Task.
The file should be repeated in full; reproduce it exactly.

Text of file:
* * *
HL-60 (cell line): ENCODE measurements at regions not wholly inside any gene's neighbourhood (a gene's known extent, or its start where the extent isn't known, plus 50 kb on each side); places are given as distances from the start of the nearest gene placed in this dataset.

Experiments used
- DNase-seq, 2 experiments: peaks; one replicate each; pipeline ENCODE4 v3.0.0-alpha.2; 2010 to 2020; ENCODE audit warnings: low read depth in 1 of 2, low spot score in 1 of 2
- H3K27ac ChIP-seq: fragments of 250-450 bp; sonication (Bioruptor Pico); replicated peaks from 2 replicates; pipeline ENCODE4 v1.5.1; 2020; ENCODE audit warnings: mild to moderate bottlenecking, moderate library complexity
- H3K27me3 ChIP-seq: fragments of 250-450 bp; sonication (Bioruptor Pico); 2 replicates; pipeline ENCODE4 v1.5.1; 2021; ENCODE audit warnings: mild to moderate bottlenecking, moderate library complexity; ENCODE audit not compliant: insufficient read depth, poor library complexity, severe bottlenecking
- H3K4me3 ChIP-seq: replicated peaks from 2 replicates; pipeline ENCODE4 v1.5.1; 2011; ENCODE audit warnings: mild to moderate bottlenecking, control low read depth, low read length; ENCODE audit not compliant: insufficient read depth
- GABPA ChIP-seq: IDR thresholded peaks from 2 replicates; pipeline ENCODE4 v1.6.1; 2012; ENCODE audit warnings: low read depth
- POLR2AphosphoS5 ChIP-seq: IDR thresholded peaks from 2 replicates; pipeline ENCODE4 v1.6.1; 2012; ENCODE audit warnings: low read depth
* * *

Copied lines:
HL-60 (cell line): ENCODE measurements at regions not wholly inside any gene's neighbourhood (a gene's known extent, or its start where the extent isn't known, plus 50 kb on each side); places are given as distances from the start of the nearest gene placed in this dataset.

Experiments used
- DNase-seq, 2 experiments: peaks; one replicate each; pipeline ENCODE4 v3.0.0-alpha.2; 2010 to 2020; ENCODE audit warnings: low read depth in 1 of 2, low spot score in 1 of 2
- H3K27ac ChIP-seq: fragments of 250-450 bp; sonication (Bioruptor Pico); replicated peaks from 2 replicates; pipeline ENCODE4 v1.5.1; 2020; ENCODE audit warnings: mild to moderate bottlenecking, moderate library complexity
- H3K27me3 ChIP-seq: fragments of 250-450 bp; sonication (Bioruptor Pico); 2 replicates; pipeline ENCODE4 v1.5.1; 2021; ENCODE audit warnings: mild to moderate bottlenecking, moderate library complexity; ENCODE audit not compliant: insufficient read depth, poor library complexity, severe bottlenecking
- H3K4me3 ChIP-seq: replicated peaks from 2 replicates; pipeline ENCODE4 v1.5.1; 2011; ENCODE audit warnings: mild to moderate bottlenecking, control low read depth, low read length; ENCODE audit not compliant: insufficient read depth
- GABPA ChIP-seq: IDR thresholded peaks from 2 replicates; pipeline ENCODE4 v1.6.1; 2012; ENCODE audit warnings: low read depth
- POLR2AphosphoS5 ChIP-seq: IDR thresholded peaks from 2 replicates; pipeline ENCODE4 v1.6.1; 2012; ENCODE audit warnings: low read depth